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Accounts and Administration Assistant- Sharankhola, Bagerhat

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JOB ADVERTISEMENT    

Accounts and Administration Assistant

  • The Centre for Disability in Development (CDD) is a not-for-profit organization established in 1996 to develop a more inclusive society for persons with disabilities. CDD simultaneously builds technical capacities of the development stakeholders and the communities in how to be more inclusive whilst also enabling persons with a disability to participate in society by strengthening their leadership and providing them with essential rehabilitation and other supports.
  • CDD is one of the most renowned organizations in the field of disability-inclusive development. CDD’s work in Bangladesh is supported by international and national donor agencies/development partners. CDD offers an inclusive, amicable, and respectable work environment.
  • The Ramon Magsaysay Award (Asian version of the Noble prize) has been awarded to its Executive Director in 2010. In 2018, CDD was recognized by the Government of Bangladesh as one of the best organizations working on disability and development issues.
  1. Prepare periodic (Monthly/Quarterly) budget variance analysis reports.
    1. Ensured the expenditure are incurred and booked in accounts respective budget line, follow up and report to Project Manager,

§  Books of Accounts & Reporting:

  1. Check & ensure all bill voucher, finance documentations are made available on demand,
  2. Maintain up-to-date books of account, data entry and preserve all kinds of subsidiary registers,
  3. Ensure all receipts and follow up of settlements of advances and evidences,
  4. Ensure all payments are charged into approved budget line,
  5. Ensure fund request, financial report and relevant documents are prepared in time,
  6. Maintain all kinds of banking transactions and associated tasks including bank reconciliation,
  7. Handling petty cash, filing of all vouchers.
  8. Assist to provide support (financial matter) if any disaster program happened in project location.

§  Administrative:

  1. Introduce/execute/support organization’s administrative rules & procedures,
  2. Preserve and update of shadow personnel files and related documents for field office
  3. Ensure logistics and materials as per program/admin requirements,
  4. Ensure mechanisms and direct support to staff for workable office environments,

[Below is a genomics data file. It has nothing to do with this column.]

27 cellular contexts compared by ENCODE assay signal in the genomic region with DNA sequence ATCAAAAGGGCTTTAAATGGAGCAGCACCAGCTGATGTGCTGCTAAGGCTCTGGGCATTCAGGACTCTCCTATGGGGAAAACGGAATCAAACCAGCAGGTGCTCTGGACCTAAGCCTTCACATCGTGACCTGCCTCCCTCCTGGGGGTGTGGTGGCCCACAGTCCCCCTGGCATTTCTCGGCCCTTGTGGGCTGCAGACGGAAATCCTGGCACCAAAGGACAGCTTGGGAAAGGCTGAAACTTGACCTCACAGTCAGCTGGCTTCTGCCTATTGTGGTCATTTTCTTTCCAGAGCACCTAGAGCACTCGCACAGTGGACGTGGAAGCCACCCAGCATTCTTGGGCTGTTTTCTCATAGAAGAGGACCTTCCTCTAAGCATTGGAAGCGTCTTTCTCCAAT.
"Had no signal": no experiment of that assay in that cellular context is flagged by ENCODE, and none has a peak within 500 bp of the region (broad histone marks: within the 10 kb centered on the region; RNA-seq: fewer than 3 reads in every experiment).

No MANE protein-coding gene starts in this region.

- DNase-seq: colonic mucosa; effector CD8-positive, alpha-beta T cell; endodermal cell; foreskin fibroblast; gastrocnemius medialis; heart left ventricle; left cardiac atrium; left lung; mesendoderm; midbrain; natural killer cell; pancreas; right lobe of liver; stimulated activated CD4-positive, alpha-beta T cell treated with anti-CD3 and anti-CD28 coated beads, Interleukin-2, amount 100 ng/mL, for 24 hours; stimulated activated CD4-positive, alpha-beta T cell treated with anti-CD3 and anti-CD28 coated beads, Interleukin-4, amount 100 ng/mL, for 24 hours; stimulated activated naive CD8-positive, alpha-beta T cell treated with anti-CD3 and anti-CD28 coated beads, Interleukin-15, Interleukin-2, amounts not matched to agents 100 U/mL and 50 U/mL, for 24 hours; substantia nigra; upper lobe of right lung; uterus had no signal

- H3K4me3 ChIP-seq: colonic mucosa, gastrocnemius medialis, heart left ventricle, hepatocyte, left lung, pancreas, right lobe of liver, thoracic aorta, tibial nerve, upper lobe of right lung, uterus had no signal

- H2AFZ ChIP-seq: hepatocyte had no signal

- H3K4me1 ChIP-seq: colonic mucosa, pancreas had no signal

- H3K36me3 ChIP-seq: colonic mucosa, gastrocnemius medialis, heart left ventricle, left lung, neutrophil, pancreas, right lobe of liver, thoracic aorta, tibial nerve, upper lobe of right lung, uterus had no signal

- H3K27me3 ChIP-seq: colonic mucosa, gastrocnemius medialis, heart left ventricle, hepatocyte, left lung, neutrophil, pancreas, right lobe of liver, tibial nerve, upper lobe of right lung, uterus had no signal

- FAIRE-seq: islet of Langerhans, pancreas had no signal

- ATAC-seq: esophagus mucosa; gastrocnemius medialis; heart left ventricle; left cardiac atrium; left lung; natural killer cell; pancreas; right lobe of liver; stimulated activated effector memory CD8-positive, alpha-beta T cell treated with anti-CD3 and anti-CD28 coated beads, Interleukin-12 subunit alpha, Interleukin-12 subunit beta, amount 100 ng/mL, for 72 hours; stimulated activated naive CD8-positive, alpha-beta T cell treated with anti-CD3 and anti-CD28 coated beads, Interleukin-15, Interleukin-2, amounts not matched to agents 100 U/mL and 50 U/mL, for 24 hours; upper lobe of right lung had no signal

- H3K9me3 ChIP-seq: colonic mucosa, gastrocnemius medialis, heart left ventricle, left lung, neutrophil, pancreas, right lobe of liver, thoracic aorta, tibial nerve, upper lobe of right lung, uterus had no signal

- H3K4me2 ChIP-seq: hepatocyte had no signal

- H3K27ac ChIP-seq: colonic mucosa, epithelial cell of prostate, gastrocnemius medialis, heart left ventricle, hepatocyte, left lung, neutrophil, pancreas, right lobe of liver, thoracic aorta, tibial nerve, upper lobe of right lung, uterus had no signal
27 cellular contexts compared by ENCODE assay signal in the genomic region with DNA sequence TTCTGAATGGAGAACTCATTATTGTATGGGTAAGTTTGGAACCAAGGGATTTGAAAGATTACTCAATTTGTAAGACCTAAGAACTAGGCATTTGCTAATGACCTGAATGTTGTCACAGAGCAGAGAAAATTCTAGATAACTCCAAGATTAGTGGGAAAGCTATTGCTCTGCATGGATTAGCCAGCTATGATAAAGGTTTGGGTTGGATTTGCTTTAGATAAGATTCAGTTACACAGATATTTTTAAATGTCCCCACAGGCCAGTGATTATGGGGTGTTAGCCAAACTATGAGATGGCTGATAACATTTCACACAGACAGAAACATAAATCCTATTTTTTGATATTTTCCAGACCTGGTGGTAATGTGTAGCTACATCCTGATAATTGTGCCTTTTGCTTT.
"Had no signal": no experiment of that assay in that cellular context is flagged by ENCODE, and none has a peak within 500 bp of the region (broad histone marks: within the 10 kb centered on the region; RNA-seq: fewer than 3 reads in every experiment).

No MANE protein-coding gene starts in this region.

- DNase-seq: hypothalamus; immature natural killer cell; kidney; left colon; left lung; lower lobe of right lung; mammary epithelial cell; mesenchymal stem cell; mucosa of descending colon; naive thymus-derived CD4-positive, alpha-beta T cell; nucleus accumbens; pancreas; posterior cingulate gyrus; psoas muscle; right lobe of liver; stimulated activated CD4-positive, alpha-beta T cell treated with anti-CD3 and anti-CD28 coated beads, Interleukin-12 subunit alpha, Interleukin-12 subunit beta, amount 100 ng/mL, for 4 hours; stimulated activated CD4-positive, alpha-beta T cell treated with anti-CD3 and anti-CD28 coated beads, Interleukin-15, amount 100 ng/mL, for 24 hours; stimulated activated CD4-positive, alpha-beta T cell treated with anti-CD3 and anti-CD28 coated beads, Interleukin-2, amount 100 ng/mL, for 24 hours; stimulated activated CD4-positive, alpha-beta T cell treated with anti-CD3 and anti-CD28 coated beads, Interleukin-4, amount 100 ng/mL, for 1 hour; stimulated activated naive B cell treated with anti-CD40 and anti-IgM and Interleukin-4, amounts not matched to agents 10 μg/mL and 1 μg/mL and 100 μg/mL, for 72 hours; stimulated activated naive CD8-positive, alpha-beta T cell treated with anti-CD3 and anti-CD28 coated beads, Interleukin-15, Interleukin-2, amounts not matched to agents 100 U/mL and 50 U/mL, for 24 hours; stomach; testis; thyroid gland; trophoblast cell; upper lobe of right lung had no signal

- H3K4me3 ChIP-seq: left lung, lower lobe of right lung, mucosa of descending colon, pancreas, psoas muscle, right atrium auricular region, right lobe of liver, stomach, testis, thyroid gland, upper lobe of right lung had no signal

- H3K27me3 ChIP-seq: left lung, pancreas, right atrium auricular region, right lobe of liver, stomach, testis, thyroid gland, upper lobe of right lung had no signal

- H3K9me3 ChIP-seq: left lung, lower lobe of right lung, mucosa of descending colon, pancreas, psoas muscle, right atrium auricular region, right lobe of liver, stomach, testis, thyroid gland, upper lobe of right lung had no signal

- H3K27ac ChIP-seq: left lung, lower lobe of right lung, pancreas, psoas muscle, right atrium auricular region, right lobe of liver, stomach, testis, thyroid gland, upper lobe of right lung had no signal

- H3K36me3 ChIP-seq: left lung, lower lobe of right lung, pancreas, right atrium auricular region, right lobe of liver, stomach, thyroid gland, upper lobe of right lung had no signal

5. Review the log book of vehicle.

§  Program support and Documentation:

  1. Conduct field visit to examine the financial documents verification, provide feedback and support to financial dealings at major events,
  2. Preserve and maintain filing of all important financial documents, legal documents, staff financial contract, MOU, third party contract, financial information served to GO body, donor agreements, approved plan & budget, bank information.
  3. Maintain liaison with central (HQ) administration, finance and human resource departments.

§  Compliance:

  1. Ensure that all policies and procedures are in compliance with Donor and funding source policies, procedures, agreement clauses, along with organization’s financial policies,
  2. Contribute   opinion   in   improving   internal   control   systems,   financial discipline, transparency and accountability,
  3. Maintain current knowledge of government requirements and ensure compliance with tax regulations and other legal regulations,

§  Fixed Asset:

  1. Ensure inventory and identification of fixed assets at office and expatriate location maintaining liaison with Admin Department,
  2. Reviews periodically inventory/stock management

§  Assistance to Auditors:

  1. Ensure all financial documentations are made available on demand of auditors,
  2. Support to organization in executing and follow up audit recommendations

§  Tax & VAT deduction process:

  1. Ensure timely and properly deduction of vendor tax, VAT and personal tax, and deposit of taxes timely and preserves the all relevant documents,
  2. Information update on tax and VAT deduction process

§  Others:

  • Attend different project meetings, finance meeting and donor meeting,